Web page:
How to Sound Like Led Zeppelin

Most of us started playing guitar after we got hooked on the music and the tone of a certain guitar legend. And whatever is this guitar hero who got you interested in 6-string instruments, you'll always try and replicate the tones you heard in their music. This is, however, not exactly the easiest task as they usually have really expensive and sometimes even extremely rare equipment.

Jimmy Page comes to mind as one of the guitar players whose tone made a huge impact on the development of rock and metal music. Being a guitar champion that he is, it's only obvious that countless guitar enthusiasts will be trying to copy his tone. Yes, he used a few different guitars and amps during his time in Led Zeppelin, but whenever Jimmy plays, you can always recognize his tone.

In this brief guide, we'll try and find the best ways to help you get that Led Zeppelin guitar tone without using the extremely expensive and rare stuff.

Guitars and pickups

Jimmy's main guitars have always been his Fender "Dragon" Telecaster and his "Number One" Gibson Les Paul. The Telecaster was used for the recording of the first record and for the solo of "Stairway to Heaven." The "Number One" is a '59 Les Paul, the model that's still considered to be the "Holy Grail" of guitar and usually reaches astronomical prices among the collectors. There were a few other instruments during his time in Led Zeppelin, like the double-neck Gibson EDS-1275 or even the Danelectro 59 DC.

Going with a Fender Telecaster might be a good start. Despite having two single-coils, a Tele can always deliver some hard-rocking tones when needed. It somehow gives that perfect combination of bright crunch and thicker heavy territories.

You can always go with a Gibson Les Paul or an SG, even if it's a cheaper one, or one bearing P90 pickups. If you're going with humbuckers, then something vintage-inspired and with lower output would do the trick. Seymore Duncan has a lot of vintage options that are worth checking out.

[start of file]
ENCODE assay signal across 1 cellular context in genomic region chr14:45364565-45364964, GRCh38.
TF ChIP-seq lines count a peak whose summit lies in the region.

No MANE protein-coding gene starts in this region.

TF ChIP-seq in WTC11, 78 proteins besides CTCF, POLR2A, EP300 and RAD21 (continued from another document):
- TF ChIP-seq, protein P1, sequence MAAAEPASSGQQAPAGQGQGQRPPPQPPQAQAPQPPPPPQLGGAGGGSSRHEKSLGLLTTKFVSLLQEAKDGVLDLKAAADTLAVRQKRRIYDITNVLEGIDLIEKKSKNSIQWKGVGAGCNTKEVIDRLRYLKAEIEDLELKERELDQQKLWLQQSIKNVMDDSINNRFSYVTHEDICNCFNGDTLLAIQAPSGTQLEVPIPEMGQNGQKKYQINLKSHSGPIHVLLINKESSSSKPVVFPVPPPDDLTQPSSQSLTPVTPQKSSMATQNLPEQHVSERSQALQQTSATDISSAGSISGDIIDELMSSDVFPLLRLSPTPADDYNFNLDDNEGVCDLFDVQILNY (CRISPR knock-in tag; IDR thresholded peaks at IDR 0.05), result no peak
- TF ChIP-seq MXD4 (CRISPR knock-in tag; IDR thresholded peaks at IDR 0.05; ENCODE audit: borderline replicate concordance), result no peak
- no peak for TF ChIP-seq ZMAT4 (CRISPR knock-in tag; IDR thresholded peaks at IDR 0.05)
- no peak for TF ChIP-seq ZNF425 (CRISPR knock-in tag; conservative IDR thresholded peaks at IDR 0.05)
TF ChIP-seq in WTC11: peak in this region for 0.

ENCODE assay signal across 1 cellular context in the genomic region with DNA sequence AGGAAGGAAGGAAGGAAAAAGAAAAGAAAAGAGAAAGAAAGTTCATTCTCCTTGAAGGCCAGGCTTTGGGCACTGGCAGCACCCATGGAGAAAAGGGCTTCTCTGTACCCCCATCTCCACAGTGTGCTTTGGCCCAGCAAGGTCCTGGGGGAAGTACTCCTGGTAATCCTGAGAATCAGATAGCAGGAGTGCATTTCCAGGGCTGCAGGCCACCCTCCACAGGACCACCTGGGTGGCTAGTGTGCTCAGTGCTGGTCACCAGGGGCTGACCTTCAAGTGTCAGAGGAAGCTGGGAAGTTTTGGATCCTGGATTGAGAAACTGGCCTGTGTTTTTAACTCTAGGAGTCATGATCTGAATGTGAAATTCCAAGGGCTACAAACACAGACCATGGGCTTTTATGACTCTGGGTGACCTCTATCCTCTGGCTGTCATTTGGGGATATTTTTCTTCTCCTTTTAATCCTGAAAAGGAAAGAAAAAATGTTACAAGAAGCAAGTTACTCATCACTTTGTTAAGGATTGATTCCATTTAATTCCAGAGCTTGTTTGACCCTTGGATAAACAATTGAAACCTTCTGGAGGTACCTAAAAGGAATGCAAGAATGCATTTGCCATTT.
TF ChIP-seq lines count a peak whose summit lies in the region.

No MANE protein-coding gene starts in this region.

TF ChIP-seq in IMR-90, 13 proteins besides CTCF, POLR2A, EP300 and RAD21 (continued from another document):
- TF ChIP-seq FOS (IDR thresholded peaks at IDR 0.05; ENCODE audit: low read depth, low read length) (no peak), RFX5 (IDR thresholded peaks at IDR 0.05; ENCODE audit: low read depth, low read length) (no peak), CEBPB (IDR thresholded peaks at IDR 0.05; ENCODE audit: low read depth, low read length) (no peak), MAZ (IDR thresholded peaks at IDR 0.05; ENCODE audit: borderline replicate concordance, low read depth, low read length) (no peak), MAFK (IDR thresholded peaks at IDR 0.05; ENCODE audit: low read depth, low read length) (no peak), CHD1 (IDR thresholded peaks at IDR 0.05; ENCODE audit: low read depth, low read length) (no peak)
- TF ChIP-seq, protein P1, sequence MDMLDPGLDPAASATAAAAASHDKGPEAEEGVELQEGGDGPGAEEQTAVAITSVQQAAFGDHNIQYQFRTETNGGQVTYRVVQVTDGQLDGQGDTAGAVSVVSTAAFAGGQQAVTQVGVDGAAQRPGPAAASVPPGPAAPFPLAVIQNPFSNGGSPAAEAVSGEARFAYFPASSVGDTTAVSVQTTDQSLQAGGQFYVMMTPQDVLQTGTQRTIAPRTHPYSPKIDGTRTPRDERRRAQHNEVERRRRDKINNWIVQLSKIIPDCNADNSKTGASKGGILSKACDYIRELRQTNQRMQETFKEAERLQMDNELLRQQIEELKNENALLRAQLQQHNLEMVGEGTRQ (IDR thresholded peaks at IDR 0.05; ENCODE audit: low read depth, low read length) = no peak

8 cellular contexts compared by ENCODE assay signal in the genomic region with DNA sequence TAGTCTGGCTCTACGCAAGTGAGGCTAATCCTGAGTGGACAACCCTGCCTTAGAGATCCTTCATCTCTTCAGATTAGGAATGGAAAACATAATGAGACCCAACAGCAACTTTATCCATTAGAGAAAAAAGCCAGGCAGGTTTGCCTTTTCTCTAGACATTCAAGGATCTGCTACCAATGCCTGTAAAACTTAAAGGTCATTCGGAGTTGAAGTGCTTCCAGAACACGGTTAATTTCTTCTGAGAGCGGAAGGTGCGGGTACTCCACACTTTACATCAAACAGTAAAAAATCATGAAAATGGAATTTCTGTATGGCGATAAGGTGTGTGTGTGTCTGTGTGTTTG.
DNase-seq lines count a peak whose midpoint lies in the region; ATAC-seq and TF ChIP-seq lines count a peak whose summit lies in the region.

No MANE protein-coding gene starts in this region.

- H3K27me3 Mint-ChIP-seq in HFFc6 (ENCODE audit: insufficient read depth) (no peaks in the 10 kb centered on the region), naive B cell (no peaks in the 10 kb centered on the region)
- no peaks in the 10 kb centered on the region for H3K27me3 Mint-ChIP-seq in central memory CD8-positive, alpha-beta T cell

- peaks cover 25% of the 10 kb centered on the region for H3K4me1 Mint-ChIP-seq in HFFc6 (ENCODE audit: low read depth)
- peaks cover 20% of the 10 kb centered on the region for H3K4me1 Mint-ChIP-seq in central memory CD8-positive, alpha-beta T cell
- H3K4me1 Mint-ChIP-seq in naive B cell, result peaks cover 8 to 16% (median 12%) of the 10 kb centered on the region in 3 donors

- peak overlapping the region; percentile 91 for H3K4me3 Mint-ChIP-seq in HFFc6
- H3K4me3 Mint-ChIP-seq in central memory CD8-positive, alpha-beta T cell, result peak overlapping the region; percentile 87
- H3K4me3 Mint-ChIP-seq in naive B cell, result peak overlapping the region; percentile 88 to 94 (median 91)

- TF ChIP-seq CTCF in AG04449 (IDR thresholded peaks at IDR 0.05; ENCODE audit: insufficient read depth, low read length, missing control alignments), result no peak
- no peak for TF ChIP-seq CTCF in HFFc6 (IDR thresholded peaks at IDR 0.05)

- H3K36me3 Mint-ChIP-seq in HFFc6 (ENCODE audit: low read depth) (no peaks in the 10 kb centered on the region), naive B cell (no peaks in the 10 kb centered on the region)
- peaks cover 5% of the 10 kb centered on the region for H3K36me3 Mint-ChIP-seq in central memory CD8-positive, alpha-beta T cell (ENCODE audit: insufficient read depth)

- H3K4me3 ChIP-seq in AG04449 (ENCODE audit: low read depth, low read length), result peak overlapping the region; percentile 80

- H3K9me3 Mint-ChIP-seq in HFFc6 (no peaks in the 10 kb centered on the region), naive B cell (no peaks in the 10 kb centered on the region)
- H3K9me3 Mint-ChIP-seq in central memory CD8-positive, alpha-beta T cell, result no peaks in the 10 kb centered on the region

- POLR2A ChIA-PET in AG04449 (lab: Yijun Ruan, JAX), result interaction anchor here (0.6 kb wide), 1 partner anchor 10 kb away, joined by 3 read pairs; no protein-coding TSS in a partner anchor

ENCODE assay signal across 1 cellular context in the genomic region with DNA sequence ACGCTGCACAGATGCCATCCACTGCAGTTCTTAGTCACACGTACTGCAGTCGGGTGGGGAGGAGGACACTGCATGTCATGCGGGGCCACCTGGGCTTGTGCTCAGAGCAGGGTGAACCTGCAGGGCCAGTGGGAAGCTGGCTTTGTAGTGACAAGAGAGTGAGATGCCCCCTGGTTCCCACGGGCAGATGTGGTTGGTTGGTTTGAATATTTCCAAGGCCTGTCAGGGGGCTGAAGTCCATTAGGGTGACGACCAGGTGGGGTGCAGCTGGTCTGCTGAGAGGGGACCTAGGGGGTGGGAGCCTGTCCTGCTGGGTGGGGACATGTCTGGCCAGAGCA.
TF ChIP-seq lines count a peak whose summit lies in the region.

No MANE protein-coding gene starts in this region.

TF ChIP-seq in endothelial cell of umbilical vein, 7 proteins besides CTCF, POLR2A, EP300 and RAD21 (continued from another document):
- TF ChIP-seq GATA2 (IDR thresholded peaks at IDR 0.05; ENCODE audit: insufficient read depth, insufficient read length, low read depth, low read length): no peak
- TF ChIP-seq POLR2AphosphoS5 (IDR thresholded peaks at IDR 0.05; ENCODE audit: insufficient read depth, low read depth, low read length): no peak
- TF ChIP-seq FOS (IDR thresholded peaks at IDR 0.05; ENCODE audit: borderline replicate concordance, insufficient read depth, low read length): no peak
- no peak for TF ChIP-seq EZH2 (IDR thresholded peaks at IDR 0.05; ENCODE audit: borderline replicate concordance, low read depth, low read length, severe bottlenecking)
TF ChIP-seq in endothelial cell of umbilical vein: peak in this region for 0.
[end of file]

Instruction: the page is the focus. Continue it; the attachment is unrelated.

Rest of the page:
Pedals

Jimmy didn't go heavy on guitar pedals and he mostly relied on his guitars and amps to get a more "natural" tone. His signal chain had some pretty old and rare pedals, like the legendary Tone Bender MKII fuzz or the Echoplex EP-2 tape delay. Since these would be extremely expensive to obtain these days, some cheaper alternatives would be enough to help you achieve the tone.

Using a classic distortion like the DS-1 is not the best idea as its tone is closer to the 1980s hard rock and heavy metal. Something like Boss BD-2 or any Tube Screamer clone (even a cheaper one) would come as a better option. A standard delay/echo pedal is also welcome, although you should go with something analog, like the MXR Carbon Copy.

He was also known for using wah pedals, and a standard Dunlop Cry Baby or the Vox V845 will be enough for some of Jimmy's lead tones.

If you're using single-coils, then a compressor would be welcome for some riffing parts. The old Boss CS-2 can really help you fatten up single-coils and even give some volume boost.

Amps

During the late 1960s and 1970s, Page changed a few amp models, some of which would be pretty rare to find these days, like the Rickenbacker Transonic or the Supro Thunderbolt. However, Marshall Super Lead SLP-1959 and Vox AC-30 were often present in his live setup. While there were some occasions when he played through Fenders, his tone has always been closer to British amps like Vox and Marshall.

Using a lower gain vintage-inspired tube amp is a better option for copying Jimmy's tone. Vox AC30 or AC15 would be great, maybe even a Peavey Classic 30. The classic approach of using an overdrive pedal in front of a clean tube amp channel would be a great way to get some Led Zeppelin tones. Tube Screamer, Boss BD-2, Boss OD-1, or anything similar set on lower gain and higher volume will serve as a booster that will drive tube amps over the limit and add some color to the tone.

In case you stumble upon some old Fender Champs, even the lower wattage ones, they too can be helpful for making that Led Zeppelin tone when paired with an overdrive pedal.

Conclusion

Of course, not everyone can have a tone as good as Jimmy Page. But with this guide, it would be possible to get somewhat close to it, just enough so you can play those Led Zeppelin songs properly.

High gain pedals and amps are something you should avoid. Anything that's vintage-oriented would be of more help, especially if it's replicating tones of old Vox and Marshall amps. Active and high output humbucker pickups are definitely a no-go zone as they'll just keep things in the "modern" high gain territory.

Despite its raw power, Jimmy Page's tone is low gain and its heaviness comes from its tonal spectrum, not the amount of distortion added to it.

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